Journalists Not Asking Right Questions - Eric Chinje Top story

3169 Views Kampala, Uganda

In short
Eric Chinje stated that whereas journalists are supposed to set the agenda and transform their nations and the entire continent, this has not been realised due to shallow research. He added that by asking the wrong questions and twisting information, journalists have made authorities give lousy answers and in some cases undermine the media.

Re-known Cameroonian journalist and chief executive officer of African Media Initiative, Eric Chinje, has faulted Ugandan journalists for failing to ask relevant questions due to poor research.

Chinje was speaking on Wednesday during the Annual media and politics lecture organised by the African Centre for Media Excellence(ACME) at Golf Course Hotel in Kampala.

He noted that he has been dismayed by the poor quality of questions journalists in Uganda have asked politicians, business persons, government officials and donors.

Chinje stated that whereas journalists are supposed to set the agenda and be the transformation of their nations and the entire continent, this has not been realised due to shallow research. He added that by asking the wrong question and twisting information, journalists have made authorities give lousy answers and in some cases undermined the media.

Chinje said that while supervising projects like Bujagali dam construction during his tenure as World Bank spokesperson for Africa, he was surprised at the level of unpreparedness of journalists. He said this lack of research and analysis on the part of journalists in Uganda applies also to other journalist in Africa.

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He said the level of debate by some journalists and Government officials in Uganda is wanting with journalists getting political and emotional without facts.

He called for journalists to dig deeper and understand the purpose of the media, challenging them to move away from making money and to instead help make the country a better one through informed reporting.

On brown envelopes, a term used to refer to facilitation given to journalists by sources, Chinje stated that there is pride in not taking whatever form of facilitation given to journalists. He says that this will always follow a journalist as he loses respect. He however implores news organisations not to exploit workers financially.

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Chinje says that with western influence and agenda, if journalists do not get to do their role, Africans will never realise what they want. He says Africa's continental agenda will only rise from the national development strategy which needs to be communicated with media.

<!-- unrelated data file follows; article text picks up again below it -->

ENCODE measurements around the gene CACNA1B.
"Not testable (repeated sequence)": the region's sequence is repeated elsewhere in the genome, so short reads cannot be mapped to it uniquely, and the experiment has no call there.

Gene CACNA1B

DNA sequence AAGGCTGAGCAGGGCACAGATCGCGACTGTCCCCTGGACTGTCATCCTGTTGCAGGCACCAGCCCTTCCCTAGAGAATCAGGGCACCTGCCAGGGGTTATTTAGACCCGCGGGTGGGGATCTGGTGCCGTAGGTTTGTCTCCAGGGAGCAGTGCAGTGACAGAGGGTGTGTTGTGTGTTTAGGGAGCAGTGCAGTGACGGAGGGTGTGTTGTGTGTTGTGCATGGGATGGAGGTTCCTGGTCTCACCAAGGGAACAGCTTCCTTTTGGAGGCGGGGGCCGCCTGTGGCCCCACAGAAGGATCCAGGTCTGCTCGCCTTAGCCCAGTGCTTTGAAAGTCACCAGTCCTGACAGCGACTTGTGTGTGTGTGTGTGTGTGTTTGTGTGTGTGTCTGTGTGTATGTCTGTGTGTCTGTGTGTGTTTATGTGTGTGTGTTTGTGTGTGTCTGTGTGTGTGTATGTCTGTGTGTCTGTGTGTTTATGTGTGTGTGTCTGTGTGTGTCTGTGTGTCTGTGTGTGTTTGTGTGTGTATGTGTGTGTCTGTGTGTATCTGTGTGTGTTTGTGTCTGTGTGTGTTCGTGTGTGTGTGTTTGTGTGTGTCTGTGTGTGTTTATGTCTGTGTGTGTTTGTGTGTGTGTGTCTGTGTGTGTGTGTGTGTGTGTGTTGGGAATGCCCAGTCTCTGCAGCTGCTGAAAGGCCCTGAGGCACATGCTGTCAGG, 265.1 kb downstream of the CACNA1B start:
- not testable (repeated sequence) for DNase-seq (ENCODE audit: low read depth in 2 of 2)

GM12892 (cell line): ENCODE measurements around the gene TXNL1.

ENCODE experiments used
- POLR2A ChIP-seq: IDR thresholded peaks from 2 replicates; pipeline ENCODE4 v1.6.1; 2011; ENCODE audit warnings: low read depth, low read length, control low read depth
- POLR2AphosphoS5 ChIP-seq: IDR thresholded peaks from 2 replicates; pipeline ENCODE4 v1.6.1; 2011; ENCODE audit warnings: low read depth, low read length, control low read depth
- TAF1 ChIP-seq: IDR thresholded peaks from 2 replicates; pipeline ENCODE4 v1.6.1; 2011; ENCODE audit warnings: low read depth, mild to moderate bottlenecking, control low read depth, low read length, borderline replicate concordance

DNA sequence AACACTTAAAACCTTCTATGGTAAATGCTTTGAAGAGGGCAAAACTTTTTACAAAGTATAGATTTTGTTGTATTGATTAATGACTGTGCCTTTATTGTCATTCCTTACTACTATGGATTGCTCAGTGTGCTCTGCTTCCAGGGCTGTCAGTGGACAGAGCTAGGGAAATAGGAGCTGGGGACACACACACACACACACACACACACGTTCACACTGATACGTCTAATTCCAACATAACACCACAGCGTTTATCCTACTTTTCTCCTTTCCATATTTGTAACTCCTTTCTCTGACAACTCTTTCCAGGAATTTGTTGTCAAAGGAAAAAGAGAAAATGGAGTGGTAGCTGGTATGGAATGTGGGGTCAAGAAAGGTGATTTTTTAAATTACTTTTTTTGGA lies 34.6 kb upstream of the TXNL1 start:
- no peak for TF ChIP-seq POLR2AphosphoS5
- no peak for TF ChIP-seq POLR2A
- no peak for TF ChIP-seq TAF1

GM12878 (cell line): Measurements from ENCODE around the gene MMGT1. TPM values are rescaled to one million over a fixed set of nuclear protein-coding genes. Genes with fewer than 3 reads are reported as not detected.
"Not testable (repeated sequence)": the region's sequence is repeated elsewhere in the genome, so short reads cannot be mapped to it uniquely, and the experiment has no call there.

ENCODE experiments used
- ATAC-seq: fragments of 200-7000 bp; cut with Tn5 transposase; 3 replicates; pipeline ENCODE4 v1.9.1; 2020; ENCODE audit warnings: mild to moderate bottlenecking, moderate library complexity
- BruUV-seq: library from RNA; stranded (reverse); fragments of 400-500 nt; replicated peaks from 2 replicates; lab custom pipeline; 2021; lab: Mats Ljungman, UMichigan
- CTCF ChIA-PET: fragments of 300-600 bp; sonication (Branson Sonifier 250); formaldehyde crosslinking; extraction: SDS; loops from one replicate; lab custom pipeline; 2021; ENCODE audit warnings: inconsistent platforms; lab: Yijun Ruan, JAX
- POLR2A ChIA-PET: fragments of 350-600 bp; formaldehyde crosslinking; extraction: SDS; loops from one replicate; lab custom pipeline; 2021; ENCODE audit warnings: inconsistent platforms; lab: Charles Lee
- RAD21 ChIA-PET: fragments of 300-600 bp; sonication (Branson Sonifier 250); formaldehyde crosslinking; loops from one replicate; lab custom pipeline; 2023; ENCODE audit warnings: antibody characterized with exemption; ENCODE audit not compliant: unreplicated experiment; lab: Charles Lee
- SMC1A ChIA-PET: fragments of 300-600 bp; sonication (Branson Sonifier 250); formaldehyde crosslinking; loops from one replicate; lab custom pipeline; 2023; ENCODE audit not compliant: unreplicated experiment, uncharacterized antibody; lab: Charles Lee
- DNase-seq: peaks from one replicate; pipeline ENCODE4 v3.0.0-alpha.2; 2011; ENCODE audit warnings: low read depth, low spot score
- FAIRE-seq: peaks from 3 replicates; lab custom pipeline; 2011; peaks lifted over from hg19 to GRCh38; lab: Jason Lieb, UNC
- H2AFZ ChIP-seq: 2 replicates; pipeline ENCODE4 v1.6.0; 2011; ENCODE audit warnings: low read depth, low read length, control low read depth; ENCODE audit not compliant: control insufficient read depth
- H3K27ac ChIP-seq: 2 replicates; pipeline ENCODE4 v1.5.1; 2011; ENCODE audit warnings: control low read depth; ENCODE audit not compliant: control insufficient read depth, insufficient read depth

He says Uganda has done little to promote agriculture which is one of the major ways it can become self-sufficient.

Dr Monica Chibita, who heads the journalism department at Uganda Christian University, noted that there are many instances when journalists don't have all the right questions and end up getting shallow information.

She said that the culture of depth has died following shot-cuts in the education system. She said although some institutions are not giving journalists practical experience, the poor performance is largely blamed on individuals' failure to do research.

On facilitation, Chibita noted that journalists should maintain integrity no matter what.

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Vision Group chief executive officer, Robert Kabushega, who was the moderator of the lecture said journalists in Uganda lack curiosity, describing it as a dangerous thing. He said some journalists are merely satisfied with reading a single newspaper of their choice and are hesitant to learn from reading other local and international media.

Kabushenga implored journalists to read beyond their articles if they are to make a difference.

This was the third annual lecture organised by ACME under the theme "Media and Politics in Africa". 

The main purpose of the lecture series is to explore the relationship between media and politics amidst changing technological, demographic, and political circumstances on the continent.

Chinje's lecture focused on the role of the media in development and its ability to effectively moderate social conversations.

 

About the author

Alex Otto
“Journalism that changes lives is my goal,” Alex Otto has said on more than one occasion. That is his career’s guiding principle. Has been since he was a radio journalist in the northern Ugandan town of Gulu in 2009.

Otto passionately believes his journalism should bring to the fore the voices of the voiceless like the shooting victims of Apaa. Otto tries in his journalism to ask tough questions to those in positions of authority.

Based in the Kampala bureau, Otto is especially interested in covering agriculture, politics, education, human rights, crime, environment and business. He has reported intensively on the post-conflict situation in northern Uganda.

A URN staff member since 2014, Otto previously worked with The Observer Newspaper from 2012 to 2013 and later the Institute for War and Peace Reporting IWPR based in Gulu.

He was the URN Gulu bureau chief 2014-2016.